Peachtree City: Planning for growth
Jack Bernard, a retired SVP with a large national healthcare firm, has worked extensively with hospitals across the nation regarding cost containment and insurance. He was also the first Director of Health Planning for Georgia.

Peachtree City: Planning for growth

Projections show that by 2040, Fayette County will grow from 111,000 residents to 143,000 residents. Fortunately, we have the Atlanta Regional Commission to assist Peachtree City in planning for growth. 

Using ARC’s $128,000 “Livable Communities Initiative” grant, PTC government is holding meetings to obtain input. TSW, a planning firm, is spearheading this LCIproject, which merely covers the Aberdeen Shopping Center, city hall, and “city center” areas, but that is not enough. PTC must coordinate with Fayette and Coweta Counties, as addressed below.

I’ve been an elected official (County Commission Chairman in Jasper County), Chair of the Association of County Commissioners of Georgia Tax Committee, and on the PTC Planning Commission. Local officials should make decisions based on quality of life, budgetary impact, and societal goals (diversity, equity). 

Some politicians substitute ideological considerations political contributions, relationships, pro-growth pre-conceptions, and anti-regulation philosophy. Biases have no place in planning/zoning. Voters must learn how/why their local officials make decisions.

Community input is vital to decision making. There was a citizen rebellion last April when the PTC Council was about to enact a local ordinance regulating freedom of speech (based on social media attacks). My advice was for the Council to communicate more effectively.

For example, Council’s City Center idea is a solution in search of a problem, reflecting lack of understanding regarding the nature of PTC. PTC currently consists of six villages, a reality seemingly ignored by some Council members. The innovative concept was to live, work, and play within each one. Residents don’t favor creating a City Center once the details are explained, including the location (near the Hwy 54-74 intersection) and addition of multi-family and cheaper single-family housing, hurting PTC’s tax base.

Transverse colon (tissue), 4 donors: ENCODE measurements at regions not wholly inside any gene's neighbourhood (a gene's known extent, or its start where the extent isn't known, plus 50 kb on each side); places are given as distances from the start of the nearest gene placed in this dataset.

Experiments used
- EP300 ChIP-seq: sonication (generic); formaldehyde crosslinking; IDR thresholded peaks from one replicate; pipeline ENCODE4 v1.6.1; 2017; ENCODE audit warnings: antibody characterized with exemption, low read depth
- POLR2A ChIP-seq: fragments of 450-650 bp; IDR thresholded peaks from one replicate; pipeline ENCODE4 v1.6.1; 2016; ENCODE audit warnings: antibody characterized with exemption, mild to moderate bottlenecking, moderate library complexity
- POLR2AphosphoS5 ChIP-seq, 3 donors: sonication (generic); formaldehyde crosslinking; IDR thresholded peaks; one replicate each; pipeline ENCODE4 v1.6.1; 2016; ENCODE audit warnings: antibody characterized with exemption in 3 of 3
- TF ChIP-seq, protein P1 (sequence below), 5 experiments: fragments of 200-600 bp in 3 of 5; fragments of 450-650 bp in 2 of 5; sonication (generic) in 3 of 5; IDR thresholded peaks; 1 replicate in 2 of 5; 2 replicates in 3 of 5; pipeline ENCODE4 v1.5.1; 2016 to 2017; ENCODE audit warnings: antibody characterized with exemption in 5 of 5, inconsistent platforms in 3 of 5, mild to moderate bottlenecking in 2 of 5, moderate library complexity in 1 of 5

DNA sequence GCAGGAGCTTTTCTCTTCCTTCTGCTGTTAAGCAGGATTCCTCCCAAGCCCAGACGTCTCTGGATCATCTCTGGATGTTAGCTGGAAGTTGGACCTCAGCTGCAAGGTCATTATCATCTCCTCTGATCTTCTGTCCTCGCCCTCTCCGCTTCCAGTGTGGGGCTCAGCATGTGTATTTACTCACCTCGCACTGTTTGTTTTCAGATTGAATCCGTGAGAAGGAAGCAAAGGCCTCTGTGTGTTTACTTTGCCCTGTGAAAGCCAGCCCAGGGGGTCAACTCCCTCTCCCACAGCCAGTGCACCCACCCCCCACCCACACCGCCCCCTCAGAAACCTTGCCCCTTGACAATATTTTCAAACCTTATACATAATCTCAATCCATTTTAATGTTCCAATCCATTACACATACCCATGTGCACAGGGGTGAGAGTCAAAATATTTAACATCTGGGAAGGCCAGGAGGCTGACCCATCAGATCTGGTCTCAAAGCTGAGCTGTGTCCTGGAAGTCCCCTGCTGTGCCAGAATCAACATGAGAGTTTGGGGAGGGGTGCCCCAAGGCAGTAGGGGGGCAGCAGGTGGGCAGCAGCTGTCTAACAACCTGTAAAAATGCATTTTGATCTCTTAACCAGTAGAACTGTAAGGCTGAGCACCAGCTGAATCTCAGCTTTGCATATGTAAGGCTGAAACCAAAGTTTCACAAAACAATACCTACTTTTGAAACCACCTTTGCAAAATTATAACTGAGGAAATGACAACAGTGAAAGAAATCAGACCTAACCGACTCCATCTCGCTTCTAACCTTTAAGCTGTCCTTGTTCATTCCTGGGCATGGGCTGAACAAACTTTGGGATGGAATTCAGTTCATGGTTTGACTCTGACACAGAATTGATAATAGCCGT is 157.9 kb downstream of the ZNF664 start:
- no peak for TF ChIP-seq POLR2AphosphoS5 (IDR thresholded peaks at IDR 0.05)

TSW has a questionable online PTC/LCI survey which appears biased towards adding smaller, less expensive dwellings, in line with the false “we need millennials” pre-conception. Per PTC Planning staff, new houses appraised at less than $320,000 cause taxes to go up. Although every new house impacts PTC’s tax base, TSW’s survey doesn’t include taxes. PTC has not directly, comprehensively surveyed all residents but must before pushing for changes unpopular with citizens.

Meanwhile, ARC’s 2018 Metro Atlanta Speaks surveyed Fayette County residents. They are less optimistic about future living conditions than other Metro residents (25 percent see improvements coming versus 29 in Metro). Further, of the survey’s many possible “problem areas,” the top three for Fayette are: crime (29 percent); transportation (22); and human services (9). In that PTC has Fayette County’s worst traffic problems and excellent local police, transportation likely would be ranked first here.

So, why is our City Council obsessed with the City Center concept, including increasing multi-family housing and congestion on Hwy 54? Instead, use the grant to look at potential alternate routes around PTC.

The intersection of Georgia Highways 54 and 74 is our traffic nightmare. Although we have a questionable $9 million DOT project adjusting traffic lanes, I suspect congestion will increase, and, because concrete walls are included in the project, PTC residents will be unhappy with the visual aspects. Further, say goodbye to the visionary “overpass above PTC” enabling cross town drivers to avoid the Hwy 54-74 intersection; the state will not fund it after the turn lane project.

Instead, why isn’t PTC focused on working jointly with Fayette and Coweta Counties regarding traffic, a major concern in all three? Frankly, much of the PTC traffic is due to non-residents. Fayette and Coweta County residents use Hwy 54 going to and from work, school, and shopping. These commuters are just as concerned about cross town traffic as PTC’s citizens, if not more so.

These three local governments need to stop working in silos. It’s past time from them to appoint a joint transportation committee. The Committee should consist of two Commissioners from each County and two from PTC. They should coordinate efforts, obtaining funding for practical solutions such as having alternate roadways around PTC, right now, before it’s too late.

Meanwhile, PTC’s Council should stop jamming the City Center down our throats. No one wants high density housing there, leading to more congestion on Hwy 54, near the Hwy 74 intersection.

Jack Bernard, a retired SVP with a large national healthcare firm, has worked extensively with hospitals across the nation regarding cost containment and insurance. He was also the first Director of Health Planning for Georgia.